Cauliflower is one of several vegetables in the species Brassica oleracea, in the family Brassicaceae. It is an annual plant that reproduces by seed. Typically, only the head (the white curd) is eaten while the stalk and surrounding thick, green leaves are used in vegetable broth or discarded. Cauliflower is very nutritious, and may be eaten cooked, raw or pickled.
Its name is a variation of cole flower or kale flower (cole and kale being variations of the same word), an acknowledgment of its unusual place among a family of food plants which normally produces only leafy greens for eating. Brassica oleracea also includes cabbage, brussels sprouts, kale, broccoli and collard greens, though they are of different cultivar groups.
Cauliflower and other cruciferous vegetables, such as broccoli, cabbage, and kale, contain compounds that may help prevent cancer. These compounds appear to stop enzymes from activating cancer-causing agents in the body, and they increase the activity of enzymes that disable and eliminate carcinogens. Epidemiological studies have long suggested a connection between these vegetables and resistance to cancer. However, only in the past decade have we begun to understand how these compounds work.
Low carb dieters can use cauliflower as a reasonable substitute for potatoes for while they can produce a similar texture, or mouth feel, they lack the starch of potatoes; cauliflower is used to produce a potato substitute known as fauxtato.
Cauliflower traces its ancestry to the wild cabbage, a plant thought to have originated in ancient Asia Minor, which resembled kale or collards more than the vegetable that we now know it to be.
The cauliflower went through many transformations and reappeared in the Mediterranean region, where it has been an important vegetable in Turkey and Italy since at least 600 B.C.
It gained popularity in France in the mid-16th century and was subsequently cultivated in Northern Europe and the British Isles. The United States, France, Italy, India and China are countries that produce significant amounts of cauliflower.
Storing and Cooking
Store uncooked cauliflower in a paper or plastic bag in the refrigerator where it will keep for up to a week. To prevent moisture from developing in the floret clusters, store it with the stem side down.
Cauliflower florets are the part of the plant that most people eat. However, the stem and leaves are edible too and are especially good for adding to soup stocks.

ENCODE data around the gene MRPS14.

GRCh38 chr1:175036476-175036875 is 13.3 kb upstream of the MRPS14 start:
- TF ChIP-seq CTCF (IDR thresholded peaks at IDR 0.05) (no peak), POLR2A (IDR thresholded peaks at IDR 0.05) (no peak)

To cut cauliflower, first remove the outer leaves and then slice the florets at the base where they meet the stalks. You can further cut them, if you desire pieces that are smaller or of uniform size. Trim any brown coloration that may exist on the edges.
Cauliflower contains phytonutrients that release odorous sulfur compounds when heated. These odors become stronger with increased cooking time. If you want to minimize odor, retain the vegetable's crisp texture, and reduce nutrient loss, cook the cauliflower for only a short time.
Cauliflower can be roasted, boiled, fried, steamed or eaten raw. When cooking, the outer leaves and thick stalks are removed, leaving only the florets. The leaves are also edible, but are most often discarded.The florets should be broken into similar-sized pieces so they are cooked evenly. After eight minutes of steaming, or five minutes of boiling, the florets should be soft, but not mushy (depending on size). Stirring while cooking can break the florets into smaller, uneven pieces. Cauliflower is often served with a cheese sauce, as in the dish cauliflower cheese, or with a meat gravy.
CSA 2010 is closed
Where We Are
Spring is Coming!
Thursdays are open for visitation. We are packing seed orders and chatting it up with friends and family. In addition to eggs and seeds, there are also dry beans and some root stocks floating around and available. The home farm is located at 10145 Oxford Rd. We hope to see you soon!
Boulder Farmers Market re-opens Saturdays on April 2 from 8-2 and Wednesdays on May 4 from 4-8
This year we will also have seeds at the Longmont Farmer's Market for the first 6 markets.